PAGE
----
"My agenda is prevention," Carmona continued. "I see the same data that you do, as far as the economic and disease burden on our society. It is unsustainable. It's really a sin that we are spending so many resources on things that are largely preventable. In spite of the wonderful clinical research and basic science research both are necessary and we need to do them the other part of the equation is prevention. That's everything, including the obesity epidemic that we have now, with its tangential negatives of diabetes and cardiovascular disease. We're looking at about half a dozen items that, if we were truly able to prevent, we wouldn't have a healthcare crisis. We need to become a prevention-oriented society one that accepts social responsibility, makes good decisions. Things like not smoking, increasing physical activity and eliminating risky behaviors are very simple, cost-effective measures that can have a huge impact on our society. After all, the lifestyles that we are creating today are what our children and grandchildren will inherit."
For their part, NIH'ers took the gathering as an opportunity to pose questions about a wide range of topics, including whether the corps would be called upon to lead the way in smallpox vaccination, and the possibility of PHS participation in war efforts.
"The other thing that I've been tasked with is preparedness," Carmona responded, reminding the audience about the corps' role as back-ups to the military during conflicts and to provide humanitarian assistance in war-torn regions. "We're all interested to see how the new agency [Department of Homeland Security] takes shape, and I've been told that I need to be very involved in that, in educating the public and interfacing with local and state agencies regarding preparedness activities for all hazards...bioterrorism being one small part of a much larger hazard that we all face."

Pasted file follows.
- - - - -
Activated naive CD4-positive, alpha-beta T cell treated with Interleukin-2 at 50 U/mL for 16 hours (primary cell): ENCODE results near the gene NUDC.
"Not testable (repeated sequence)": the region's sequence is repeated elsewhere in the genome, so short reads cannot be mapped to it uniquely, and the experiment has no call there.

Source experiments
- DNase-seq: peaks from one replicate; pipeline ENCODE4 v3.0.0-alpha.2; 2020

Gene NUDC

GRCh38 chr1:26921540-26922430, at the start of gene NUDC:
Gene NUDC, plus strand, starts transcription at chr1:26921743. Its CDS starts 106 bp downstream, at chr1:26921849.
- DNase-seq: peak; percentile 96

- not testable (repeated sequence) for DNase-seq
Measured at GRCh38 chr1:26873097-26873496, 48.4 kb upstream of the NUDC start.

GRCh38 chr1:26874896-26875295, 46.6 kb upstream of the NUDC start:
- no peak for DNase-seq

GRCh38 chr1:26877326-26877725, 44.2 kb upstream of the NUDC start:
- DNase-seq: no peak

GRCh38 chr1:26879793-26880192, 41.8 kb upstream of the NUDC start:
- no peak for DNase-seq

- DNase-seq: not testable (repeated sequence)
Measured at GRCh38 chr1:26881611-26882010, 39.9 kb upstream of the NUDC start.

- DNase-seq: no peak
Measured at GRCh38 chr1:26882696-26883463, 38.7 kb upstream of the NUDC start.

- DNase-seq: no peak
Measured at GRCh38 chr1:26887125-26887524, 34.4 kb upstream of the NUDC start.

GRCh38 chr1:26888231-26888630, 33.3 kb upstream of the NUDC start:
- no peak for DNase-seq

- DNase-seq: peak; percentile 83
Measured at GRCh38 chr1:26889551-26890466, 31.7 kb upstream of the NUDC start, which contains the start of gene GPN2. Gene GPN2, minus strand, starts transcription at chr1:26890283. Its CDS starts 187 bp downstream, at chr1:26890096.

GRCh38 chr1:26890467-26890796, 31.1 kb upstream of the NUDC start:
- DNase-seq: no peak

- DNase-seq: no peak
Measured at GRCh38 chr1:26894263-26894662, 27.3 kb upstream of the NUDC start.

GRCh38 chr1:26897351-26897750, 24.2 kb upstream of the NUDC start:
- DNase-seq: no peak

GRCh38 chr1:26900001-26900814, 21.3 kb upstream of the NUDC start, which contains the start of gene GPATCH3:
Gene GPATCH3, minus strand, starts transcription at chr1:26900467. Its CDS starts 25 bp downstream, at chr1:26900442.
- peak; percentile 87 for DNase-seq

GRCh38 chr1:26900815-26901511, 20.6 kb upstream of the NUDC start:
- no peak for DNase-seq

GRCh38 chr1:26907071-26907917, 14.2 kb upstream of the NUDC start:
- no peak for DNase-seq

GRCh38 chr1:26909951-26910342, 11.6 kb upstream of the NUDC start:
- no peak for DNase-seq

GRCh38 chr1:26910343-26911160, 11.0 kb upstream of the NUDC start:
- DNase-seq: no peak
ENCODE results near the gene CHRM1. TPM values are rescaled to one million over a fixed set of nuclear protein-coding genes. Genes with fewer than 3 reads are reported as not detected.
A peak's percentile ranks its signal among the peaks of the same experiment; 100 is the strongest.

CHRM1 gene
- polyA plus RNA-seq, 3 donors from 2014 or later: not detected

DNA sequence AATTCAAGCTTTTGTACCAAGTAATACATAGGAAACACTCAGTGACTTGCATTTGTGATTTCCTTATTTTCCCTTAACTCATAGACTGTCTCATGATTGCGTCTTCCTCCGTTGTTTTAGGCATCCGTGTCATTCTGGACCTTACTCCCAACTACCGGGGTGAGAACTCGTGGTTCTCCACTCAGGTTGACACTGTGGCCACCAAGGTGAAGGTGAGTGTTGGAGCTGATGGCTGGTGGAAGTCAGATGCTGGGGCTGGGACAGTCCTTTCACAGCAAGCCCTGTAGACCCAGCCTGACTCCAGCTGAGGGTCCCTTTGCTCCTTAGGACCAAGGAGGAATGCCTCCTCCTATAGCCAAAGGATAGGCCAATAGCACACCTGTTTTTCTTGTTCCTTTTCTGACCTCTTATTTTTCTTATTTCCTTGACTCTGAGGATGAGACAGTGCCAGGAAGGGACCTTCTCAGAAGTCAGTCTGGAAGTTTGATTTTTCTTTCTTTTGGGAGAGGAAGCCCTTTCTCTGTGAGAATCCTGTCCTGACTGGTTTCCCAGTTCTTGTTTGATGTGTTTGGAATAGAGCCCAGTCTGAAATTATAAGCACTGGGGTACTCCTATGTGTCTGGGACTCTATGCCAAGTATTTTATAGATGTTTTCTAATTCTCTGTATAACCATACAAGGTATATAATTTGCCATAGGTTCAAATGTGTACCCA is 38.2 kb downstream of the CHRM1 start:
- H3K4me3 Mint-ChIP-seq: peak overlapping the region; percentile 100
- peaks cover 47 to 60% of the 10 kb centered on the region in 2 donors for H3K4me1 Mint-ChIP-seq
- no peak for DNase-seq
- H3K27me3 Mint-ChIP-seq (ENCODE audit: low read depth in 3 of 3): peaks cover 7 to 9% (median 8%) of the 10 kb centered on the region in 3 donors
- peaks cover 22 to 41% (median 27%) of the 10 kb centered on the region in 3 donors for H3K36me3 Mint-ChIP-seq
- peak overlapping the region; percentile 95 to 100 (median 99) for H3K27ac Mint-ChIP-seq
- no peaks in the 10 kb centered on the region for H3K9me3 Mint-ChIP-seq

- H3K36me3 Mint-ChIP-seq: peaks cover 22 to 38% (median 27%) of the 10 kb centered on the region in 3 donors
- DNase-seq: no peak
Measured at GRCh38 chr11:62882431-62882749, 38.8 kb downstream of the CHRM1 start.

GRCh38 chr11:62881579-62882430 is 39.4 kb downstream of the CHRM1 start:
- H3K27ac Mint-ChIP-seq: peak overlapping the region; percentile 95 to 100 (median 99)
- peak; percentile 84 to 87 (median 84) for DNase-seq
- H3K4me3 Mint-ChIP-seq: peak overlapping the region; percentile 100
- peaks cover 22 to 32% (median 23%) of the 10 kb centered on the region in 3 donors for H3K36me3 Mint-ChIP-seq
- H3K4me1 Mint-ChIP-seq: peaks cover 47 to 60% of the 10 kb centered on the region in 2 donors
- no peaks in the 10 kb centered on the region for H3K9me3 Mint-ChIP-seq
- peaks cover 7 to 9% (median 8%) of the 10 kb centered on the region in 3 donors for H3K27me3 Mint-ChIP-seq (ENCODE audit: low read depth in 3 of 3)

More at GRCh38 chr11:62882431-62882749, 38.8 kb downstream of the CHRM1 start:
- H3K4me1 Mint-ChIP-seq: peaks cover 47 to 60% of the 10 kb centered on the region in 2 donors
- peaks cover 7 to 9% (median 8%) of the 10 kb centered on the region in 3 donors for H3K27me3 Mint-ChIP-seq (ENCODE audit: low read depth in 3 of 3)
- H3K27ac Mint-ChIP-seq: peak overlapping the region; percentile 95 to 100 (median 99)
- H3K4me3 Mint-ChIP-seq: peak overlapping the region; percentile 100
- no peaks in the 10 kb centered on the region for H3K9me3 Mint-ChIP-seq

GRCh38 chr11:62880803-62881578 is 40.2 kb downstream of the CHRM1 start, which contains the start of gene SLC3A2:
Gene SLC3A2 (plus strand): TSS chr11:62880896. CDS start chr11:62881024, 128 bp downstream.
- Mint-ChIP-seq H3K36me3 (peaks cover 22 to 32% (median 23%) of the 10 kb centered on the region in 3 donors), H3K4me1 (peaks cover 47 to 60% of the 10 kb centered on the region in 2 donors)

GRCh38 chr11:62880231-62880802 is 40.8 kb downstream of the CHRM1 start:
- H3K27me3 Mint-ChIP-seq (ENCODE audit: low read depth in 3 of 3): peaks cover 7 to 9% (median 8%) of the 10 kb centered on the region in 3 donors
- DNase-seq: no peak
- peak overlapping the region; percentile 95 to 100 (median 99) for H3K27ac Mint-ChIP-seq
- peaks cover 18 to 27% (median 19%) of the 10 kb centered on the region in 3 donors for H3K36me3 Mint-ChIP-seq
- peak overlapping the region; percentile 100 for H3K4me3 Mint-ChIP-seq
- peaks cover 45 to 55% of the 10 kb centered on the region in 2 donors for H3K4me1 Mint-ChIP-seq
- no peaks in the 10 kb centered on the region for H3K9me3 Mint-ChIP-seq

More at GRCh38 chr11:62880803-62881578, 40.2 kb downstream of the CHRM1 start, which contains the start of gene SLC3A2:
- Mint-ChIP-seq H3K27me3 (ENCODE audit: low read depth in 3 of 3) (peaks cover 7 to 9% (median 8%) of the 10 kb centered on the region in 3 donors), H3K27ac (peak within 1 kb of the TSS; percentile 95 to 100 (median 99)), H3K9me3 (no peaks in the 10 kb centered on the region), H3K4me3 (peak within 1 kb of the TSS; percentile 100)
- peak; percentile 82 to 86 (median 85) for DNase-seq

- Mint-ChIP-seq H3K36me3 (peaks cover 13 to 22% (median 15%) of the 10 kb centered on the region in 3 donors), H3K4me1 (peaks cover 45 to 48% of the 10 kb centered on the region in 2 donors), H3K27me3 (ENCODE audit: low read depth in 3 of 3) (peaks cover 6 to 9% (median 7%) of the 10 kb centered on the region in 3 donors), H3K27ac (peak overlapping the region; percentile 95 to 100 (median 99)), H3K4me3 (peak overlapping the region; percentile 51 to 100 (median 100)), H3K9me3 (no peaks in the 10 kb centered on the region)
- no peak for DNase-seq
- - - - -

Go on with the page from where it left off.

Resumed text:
Addressing queries about research's place in his agenda, Carmona said he highly prizes the research components of the PHS and will rely on NIH and other science-based agencies to help him prioritize areas for emphasis.
"I am still a bit dismayed by the fact that much of the work that is done here and around the world by our Commissioned Corps and civil servants goes on anonymously," Carmona said, noting that one of the most effective roles a surgeon general plays is as chief global health advocate. "The public doesn't realize the huge unparalleled asset it has. From turning on clean drinking water every day to the advances your doctor provides when you have an illness or disease that was incurable a decade ago it's taken for granted. One of the things I want to do is make sure the public does understand the enormous contributions that all of you make."